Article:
Waiting for a marathon is kind of like waiting to have a baby. I am less than 48 hours away from the finish line and it feels likes a lot of “hurray up and wait” at this point. Brings back memories of being 9 months pregnant waiting for the big day to arrive with excitement, nervousness and dread. And having to navigate through my days with pre-marathon brain is a challenge in itself. Having pre-marathon brain is much like having baby brain…hard to focus on anything except the task at hand, forgetfulness with emotions swinging from “I am strong! I can do this” to “oh no, I can’t do this, it’s gonna be way too hard.” And yet, when having a baby you have no choice in the matter…it’s happening whether you want it to or not. But at least there are some good meds:) In running a marathon, I do have a choice and there are no meds that I have found which make this any easier each time I step up to the start line. Being well-trained, rested and well-fueled makes all of the difference but it still really comes down to….wait for it…wait for it…..poop. Also just like approaching labor, it’s all about the poop.
Anyone that has ever waited for a race to begin (or labor for that matter) knows all too well that the very first thing you think about that day is when & where nature will take it’s course. (Of course, in labor…you are hoping it’s not on the delivery table for all to witness. I’ve had 4 kids, no comment.) We know by now that running and exercise is good for maintaining regular habits. ( you know which habits I’m speaking of.) There is even a theory that regular running may decrease the incidence of colon cancer. All good but when you gotta go and it’s wrecking your game….it’s horrible. I have been caught many times with my game wrecked…making deals with the devil, god, my deceased ancestors and anybody that will listen…to let me find a bathroom of any kind asap! And you know that good feeling when you see there in the distance, shimmering like a pot of gold…an outhouse! Never are you so excited to see that blue paneled loo or pot-o-let, words that sound much fancier especially when said with an english accent. I pray, “just please don’t be locked. I promise to floss 7 nights a week instead of only 4.” Relief at last!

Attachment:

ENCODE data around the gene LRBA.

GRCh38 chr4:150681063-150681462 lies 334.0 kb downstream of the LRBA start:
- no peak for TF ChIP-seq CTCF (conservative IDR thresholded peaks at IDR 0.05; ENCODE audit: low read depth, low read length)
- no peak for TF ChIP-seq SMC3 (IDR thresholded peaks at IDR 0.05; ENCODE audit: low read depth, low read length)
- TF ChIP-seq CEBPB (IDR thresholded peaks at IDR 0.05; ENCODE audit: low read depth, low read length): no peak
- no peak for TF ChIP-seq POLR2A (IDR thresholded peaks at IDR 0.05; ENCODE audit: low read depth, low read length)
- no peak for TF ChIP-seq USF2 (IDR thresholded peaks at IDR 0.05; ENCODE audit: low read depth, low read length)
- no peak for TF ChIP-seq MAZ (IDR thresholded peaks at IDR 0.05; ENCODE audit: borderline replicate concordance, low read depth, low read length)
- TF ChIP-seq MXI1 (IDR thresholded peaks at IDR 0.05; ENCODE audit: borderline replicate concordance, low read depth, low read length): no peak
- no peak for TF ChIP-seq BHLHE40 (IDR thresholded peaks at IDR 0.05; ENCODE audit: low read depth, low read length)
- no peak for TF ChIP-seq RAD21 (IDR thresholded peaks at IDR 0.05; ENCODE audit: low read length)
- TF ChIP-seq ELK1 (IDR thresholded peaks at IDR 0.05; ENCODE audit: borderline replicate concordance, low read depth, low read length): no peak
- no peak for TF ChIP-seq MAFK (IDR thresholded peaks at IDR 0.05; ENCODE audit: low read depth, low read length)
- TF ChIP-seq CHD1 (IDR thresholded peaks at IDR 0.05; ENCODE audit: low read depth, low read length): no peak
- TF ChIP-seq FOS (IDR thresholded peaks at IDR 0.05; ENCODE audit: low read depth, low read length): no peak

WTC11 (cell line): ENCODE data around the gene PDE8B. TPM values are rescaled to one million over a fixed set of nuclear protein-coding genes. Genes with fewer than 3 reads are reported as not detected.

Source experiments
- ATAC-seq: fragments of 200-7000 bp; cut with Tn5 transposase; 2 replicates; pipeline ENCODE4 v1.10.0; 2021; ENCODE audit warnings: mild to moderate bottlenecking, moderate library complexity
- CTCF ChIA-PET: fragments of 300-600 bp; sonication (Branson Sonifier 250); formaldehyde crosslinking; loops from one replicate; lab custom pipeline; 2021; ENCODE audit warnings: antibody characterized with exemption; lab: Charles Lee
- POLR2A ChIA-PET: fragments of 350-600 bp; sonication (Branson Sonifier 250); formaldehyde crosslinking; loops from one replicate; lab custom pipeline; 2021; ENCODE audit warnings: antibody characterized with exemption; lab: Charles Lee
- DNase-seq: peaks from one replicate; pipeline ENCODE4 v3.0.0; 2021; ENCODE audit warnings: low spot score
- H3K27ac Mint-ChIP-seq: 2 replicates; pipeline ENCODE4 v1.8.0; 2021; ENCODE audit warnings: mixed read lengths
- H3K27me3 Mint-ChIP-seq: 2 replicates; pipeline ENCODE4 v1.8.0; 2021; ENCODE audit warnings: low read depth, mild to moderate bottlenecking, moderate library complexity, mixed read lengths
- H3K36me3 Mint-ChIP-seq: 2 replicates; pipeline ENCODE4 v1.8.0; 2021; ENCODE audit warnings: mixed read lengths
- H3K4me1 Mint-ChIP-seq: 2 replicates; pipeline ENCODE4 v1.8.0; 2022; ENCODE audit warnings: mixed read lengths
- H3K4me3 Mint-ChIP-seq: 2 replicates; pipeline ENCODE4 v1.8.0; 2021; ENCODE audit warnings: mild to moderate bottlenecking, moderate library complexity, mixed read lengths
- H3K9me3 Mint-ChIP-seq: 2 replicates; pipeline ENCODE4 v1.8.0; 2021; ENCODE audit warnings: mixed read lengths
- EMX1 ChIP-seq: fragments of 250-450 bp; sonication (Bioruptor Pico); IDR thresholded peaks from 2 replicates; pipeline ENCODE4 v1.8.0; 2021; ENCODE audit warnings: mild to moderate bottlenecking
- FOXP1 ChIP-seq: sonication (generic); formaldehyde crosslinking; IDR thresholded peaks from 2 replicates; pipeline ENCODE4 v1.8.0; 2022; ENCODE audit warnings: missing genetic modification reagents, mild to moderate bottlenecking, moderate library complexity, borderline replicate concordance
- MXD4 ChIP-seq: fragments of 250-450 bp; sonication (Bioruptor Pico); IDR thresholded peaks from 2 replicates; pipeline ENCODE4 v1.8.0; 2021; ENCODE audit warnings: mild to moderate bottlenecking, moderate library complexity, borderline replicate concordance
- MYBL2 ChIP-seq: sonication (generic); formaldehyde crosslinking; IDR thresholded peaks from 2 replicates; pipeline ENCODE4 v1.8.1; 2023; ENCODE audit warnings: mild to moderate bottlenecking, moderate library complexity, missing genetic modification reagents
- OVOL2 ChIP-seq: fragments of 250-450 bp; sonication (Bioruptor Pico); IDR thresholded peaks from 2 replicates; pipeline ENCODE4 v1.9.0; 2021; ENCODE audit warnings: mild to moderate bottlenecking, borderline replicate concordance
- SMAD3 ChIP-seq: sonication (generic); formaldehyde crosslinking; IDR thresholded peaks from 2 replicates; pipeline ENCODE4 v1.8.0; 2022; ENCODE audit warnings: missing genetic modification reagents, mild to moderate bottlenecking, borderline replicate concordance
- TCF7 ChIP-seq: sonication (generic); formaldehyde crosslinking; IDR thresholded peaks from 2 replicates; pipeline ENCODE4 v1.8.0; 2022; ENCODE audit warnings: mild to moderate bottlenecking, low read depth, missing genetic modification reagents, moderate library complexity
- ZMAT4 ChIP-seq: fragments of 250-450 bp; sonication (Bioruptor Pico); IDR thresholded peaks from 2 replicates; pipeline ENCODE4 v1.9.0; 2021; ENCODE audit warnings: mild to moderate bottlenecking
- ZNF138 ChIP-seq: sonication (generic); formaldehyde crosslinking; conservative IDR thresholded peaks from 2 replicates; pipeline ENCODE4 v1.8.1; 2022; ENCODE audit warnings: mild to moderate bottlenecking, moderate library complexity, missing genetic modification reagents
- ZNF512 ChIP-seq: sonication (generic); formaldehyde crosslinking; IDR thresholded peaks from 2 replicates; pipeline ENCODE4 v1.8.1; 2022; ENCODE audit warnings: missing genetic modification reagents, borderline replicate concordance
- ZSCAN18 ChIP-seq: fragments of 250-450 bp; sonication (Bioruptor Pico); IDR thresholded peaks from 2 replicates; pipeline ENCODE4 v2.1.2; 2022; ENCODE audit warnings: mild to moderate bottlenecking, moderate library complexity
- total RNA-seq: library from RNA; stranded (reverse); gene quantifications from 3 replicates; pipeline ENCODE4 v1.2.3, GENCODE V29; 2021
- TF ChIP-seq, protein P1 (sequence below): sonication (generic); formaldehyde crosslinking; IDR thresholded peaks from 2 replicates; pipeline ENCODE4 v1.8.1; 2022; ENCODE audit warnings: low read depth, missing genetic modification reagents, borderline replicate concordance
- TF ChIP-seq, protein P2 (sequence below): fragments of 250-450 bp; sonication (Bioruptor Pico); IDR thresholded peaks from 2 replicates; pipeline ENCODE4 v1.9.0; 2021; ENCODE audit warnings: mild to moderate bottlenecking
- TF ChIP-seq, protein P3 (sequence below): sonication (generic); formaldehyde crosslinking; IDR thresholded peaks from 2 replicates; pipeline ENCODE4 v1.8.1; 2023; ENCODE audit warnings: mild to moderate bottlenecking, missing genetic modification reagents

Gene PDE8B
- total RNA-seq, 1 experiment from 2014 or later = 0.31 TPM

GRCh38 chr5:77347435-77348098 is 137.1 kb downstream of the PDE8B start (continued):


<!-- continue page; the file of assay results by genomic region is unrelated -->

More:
An estimated 60-100% of runners have “runner’s trots” that can occur during or after their exercise. As a Sports Nutritionist, my family…especially the teenagers, loathe the fact that I get to lecture to large groups of people about peeing and pooping! I explain that is an important part of being an active person and as you age things change. This is when they tell me they have heard enough and leave the room. The reasons for runner’s trots are not known for sure but may be due to the up and down motion of running along with the flow of blood being diverted to your legs and away from your intestines. Add in some dehydration and too many sugary sport drinks/foods and you too will be looking for the next port-o-let.
A few tips on prevention:
* Try to avoid eating for at least one hour before you exercise – the presence of food in the stomach will make things worse or contribute to the problem. Get to know your own digestion, see what works best for you & how much time you need pre-run to digest.
* Try to avoid the intake of caffeine and warm fluids as it is possible for this to speed up the movement of waste through the intestines.
* Make sure to limit your intake of dairy products, particularly if susceptible to diarrhea.
* Limit high-fiber foods in the days before a long race/run.
* Avoid the foods that you know cause problems.
* Drink plenty of fluids. It is best to drink a full 16 oz. of water an hour before your workout, giving the excess fluid time to pass through, and start off well-hydrated.
Design your training routes to include a restroom. And of course, consider a medical check-up and be open in discussing your problem with your medical practitioner. Remember, poop happens. At some point, EVERY runner experiences these problems. They are usually easily solved with a few adjustments in your habits.
And just like waiting to give birth, I am looking forward to being on the other side of this race. I can’t wait to eat & drink what I want again, run a quick hour with friends and have my brain back in one piece. Unlike giving birth, once you have that baby…the job just begins. At least I know, the night after the race I will sleep like a baby. I will see you on the other side.